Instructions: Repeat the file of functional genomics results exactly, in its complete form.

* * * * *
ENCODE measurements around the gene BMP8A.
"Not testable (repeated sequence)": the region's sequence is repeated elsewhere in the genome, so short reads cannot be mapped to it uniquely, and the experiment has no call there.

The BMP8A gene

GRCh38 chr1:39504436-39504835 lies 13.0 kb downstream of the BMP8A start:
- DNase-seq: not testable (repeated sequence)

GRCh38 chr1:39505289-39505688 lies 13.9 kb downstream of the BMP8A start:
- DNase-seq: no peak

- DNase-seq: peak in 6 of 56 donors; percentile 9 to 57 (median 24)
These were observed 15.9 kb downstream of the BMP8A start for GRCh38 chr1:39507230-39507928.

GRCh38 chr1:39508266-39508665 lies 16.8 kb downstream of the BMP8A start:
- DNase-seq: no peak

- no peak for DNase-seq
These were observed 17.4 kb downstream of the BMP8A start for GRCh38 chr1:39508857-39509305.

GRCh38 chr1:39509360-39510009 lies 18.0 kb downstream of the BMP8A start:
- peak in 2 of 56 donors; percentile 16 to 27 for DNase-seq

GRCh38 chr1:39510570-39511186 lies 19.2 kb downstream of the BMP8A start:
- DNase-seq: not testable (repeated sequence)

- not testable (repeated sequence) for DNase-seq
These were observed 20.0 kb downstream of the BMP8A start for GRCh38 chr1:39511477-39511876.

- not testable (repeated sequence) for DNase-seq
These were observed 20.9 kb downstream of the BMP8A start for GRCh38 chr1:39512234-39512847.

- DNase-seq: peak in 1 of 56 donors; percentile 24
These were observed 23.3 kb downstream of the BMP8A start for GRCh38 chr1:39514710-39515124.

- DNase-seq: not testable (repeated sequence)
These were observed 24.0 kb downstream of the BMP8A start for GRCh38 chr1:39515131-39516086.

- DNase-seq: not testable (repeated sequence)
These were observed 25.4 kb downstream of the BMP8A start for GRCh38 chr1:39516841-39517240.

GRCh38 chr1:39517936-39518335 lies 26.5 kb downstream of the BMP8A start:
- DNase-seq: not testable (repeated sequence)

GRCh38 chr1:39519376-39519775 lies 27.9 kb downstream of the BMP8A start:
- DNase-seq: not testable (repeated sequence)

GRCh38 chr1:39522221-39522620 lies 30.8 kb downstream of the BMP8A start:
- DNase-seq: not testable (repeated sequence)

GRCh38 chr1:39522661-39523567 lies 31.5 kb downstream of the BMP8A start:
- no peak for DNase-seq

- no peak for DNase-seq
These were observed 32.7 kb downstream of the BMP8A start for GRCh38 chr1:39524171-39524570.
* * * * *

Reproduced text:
ENCODE measurements around the gene BMP8A.
"Not testable (repeated sequence)": the region's sequence is repeated elsewhere in the genome, so short reads cannot be mapped to it uniquely, and the experiment has no call there.

The BMP8A gene

GRCh38 chr1:39504436-39504835 lies 13.0 kb downstream of the BMP8A start:
- DNase-seq: not testable (repeated sequence)

GRCh38 chr1:39505289-39505688 lies 13.9 kb downstream of the BMP8A start:
- DNase-seq: no peak

- DNase-seq: peak in 6 of 56 donors; percentile 9 to 57 (median 24)
These were observed 15.9 kb downstream of the BMP8A start for GRCh38 chr1:39507230-39507928.

GRCh38 chr1:39508266-39508665 lies 16.8 kb downstream of the BMP8A start:
- DNase-seq: no peak

- no peak for DNase-seq
These were observed 17.4 kb downstream of the BMP8A start for GRCh38 chr1:39508857-39509305.

GRCh38 chr1:39509360-39510009 lies 18.0 kb downstream of the BMP8A start:
- peak in 2 of 56 donors; percentile 16 to 27 for DNase-seq

GRCh38 chr1:39510570-39511186 lies 19.2 kb downstream of the BMP8A start:
- DNase-seq: not testable (repeated sequence)

- not testable (repeated sequence) for DNase-seq
These were observed 20.0 kb downstream of the BMP8A start for GRCh38 chr1:39511477-39511876.

- not testable (repeated sequence) for DNase-seq
These were observed 20.9 kb downstream of the BMP8A start for GRCh38 chr1:39512234-39512847.

- DNase-seq: peak in 1 of 56 donors; percentile 24
These were observed 23.3 kb downstream of the BMP8A start for GRCh38 chr1:39514710-39515124.

- DNase-seq: not testable (repeated sequence)
These were observed 24.0 kb downstream of the BMP8A start for GRCh38 chr1:39515131-39516086.

- DNase-seq: not testable (repeated sequence)
These were observed 25.4 kb downstream of the BMP8A start for GRCh38 chr1:39516841-39517240.

GRCh38 chr1:39517936-39518335 lies 26.5 kb downstream of the BMP8A start:
- DNase-seq: not testable (repeated sequence)

GRCh38 chr1:39519376-39519775 lies 27.9 kb downstream of the BMP8A start:
- DNase-seq: not testable (repeated sequence)

GRCh38 chr1:39522221-39522620 lies 30.8 kb downstream of the BMP8A start:
- DNase-seq: not testable (repeated sequence)

GRCh38 chr1:39522661-39523567 lies 31.5 kb downstream of the BMP8A start:
- no peak for DNase-seq

- no peak for DNase-seq
These were observed 32.7 kb downstream of the BMP8A start for GRCh38 chr1:39524171-39524570.